Having spent the last four years plying her wares on those local shows, Kedzie (8-6) has no interest in returning and is desperate to prove she can win when it counts the most.

There certainly is no shame in losing to the likes of Tara LaRosa and Amanda Buckner (Pictures), but Kedzie, of Albuquerque, N.M., is rapidly becoming feMMA's Dan Marino. Not quite the distinction that Kedzie was looking for upon embarking on an MMA career.

Distinction has been nonexistent for Evinger (5-3) thus far, having lost the two biggest fights of her career and back to back no less. First was a quick submission loss to Vanessa Porto (Pictures), immediately followed by an only slightly longer submission loss to Gina Carano (Pictures).

Whether Evinger, of Reno, Nev., is doomed to engage in the MMA equivalent of a Marx brothers sketch will depend largely on her performance against the more experienced and savvy Kedzie.

Despite having lost twice by submission, Evinger would be best served avoiding Kedzie's striking, which is surprisingly strong. The problem with taking Kedzie down is that she is a solid wrestler and is likely to gain top control on Evinger, who rarely does well off her back.

Short on options, expect Evinger to go for broke early before Kedzie takes control of the bout and works her way to a methodical unanimous decision win. If that doesn't sound exciting to you, try imagining that both contestants have beards. It helps, trust me.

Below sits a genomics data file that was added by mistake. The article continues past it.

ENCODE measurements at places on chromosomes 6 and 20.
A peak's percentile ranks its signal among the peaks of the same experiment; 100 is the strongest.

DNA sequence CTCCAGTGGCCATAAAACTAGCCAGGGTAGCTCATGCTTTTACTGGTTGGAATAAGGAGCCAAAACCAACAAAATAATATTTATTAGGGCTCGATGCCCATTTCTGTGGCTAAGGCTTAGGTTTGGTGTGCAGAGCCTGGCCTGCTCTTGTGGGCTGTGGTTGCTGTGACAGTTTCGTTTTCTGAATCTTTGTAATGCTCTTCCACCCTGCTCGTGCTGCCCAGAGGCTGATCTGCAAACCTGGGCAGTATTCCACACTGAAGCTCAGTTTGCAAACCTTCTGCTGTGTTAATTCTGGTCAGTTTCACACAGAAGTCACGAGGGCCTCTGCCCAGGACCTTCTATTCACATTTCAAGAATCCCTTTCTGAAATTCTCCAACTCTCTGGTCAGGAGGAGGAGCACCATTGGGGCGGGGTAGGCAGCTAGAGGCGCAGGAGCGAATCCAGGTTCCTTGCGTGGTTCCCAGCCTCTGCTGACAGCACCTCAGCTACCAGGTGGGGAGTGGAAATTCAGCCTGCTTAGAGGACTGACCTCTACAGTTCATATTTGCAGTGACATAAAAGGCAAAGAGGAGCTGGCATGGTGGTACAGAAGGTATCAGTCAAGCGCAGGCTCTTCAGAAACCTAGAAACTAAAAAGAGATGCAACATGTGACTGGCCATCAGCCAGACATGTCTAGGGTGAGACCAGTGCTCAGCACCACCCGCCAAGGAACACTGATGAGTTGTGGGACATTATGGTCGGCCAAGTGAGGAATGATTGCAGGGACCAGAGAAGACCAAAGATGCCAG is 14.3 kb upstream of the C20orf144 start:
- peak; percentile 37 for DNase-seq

Kala Kolohe Hose (Pictures) vs. Frederic Belleton

If the quality of a fighter's name determined the quality of his matches, the matchup of Kala Kolohe Hose (Pictures) and Frederic Belleton would have been declared the fight of the year weeks ago. As it stands, we're still all but guaranteed a quality middleweight tear-up.

After being denied a shot at Robbie Lawler (Pictures) twice due to injuries sustained by the Iowa brawler, Hose (4-1) is simply looking for a warm body on which to unleash his Hawaiian fury. Save a debut loss to Reese Andy (Pictures) as a light heavyweight, he has been making good use of his power, having racked up four straight stoppage wins in the middleweight division.

The path has been nearly identical for Belleton (5-1). He lost his second professional bout before embarking on a four-fight win streak of his own, with every fight ending before the time limit.

With that said, Belleton, of Stoughton, Mass., is not quite the headfirst brawler that Hose is and can work a more varied game plan than most would expect. Keeping that in mind, Belleton's best hope would certainly be forcing Hose to work off his back, where the Waianae-based fighter's striking would be about as useful as Britney Spears enrolling in a self-help program.

Grounding the fight will be a tall task, though, considering how physically dominant Hose is and Belleton's lack of strong wrestling credentials. Expect to see Belleton go for the takedown early before being forced into one exchange too many. Hawaii's newest favorite son takes this one via KO midway through the first round.

Afterward expect Robbie Lawler (Pictures) to announce that he has temporarily lost his extremities and will have to postpone his bout with Hose until further notice.

Bout Order
Eddie Alvarez (Pictures) (164.9) vs. Ross Ebanez (Pictures) (164.8)
Paul Daley (Pictures) (171.1) vs. Sammy Morgan (171.4)
Bobby McMaster (151) vs. Bao Quach (Pictures) (151)
Julie Kedzie (Pictures) (139.7) vs. Tonya Evinger (Pictures) (140)
Kala Kolohe Hose (Pictures) (184.6) vs. Frederic Belleton (184.3)
Drew Puzon (170.3) vs. Charlie Brenneman (170.9)
Zach Makovsky (139.3) vs. Wilson Reis (138.6)
James Jones (155.6) vs. Mark Getto (160.9)
Sergio Vinagre (183.6) vs. Brett Linebarger (185.1)
Joe Shilling (169) vs. Matt Makowski (170.9)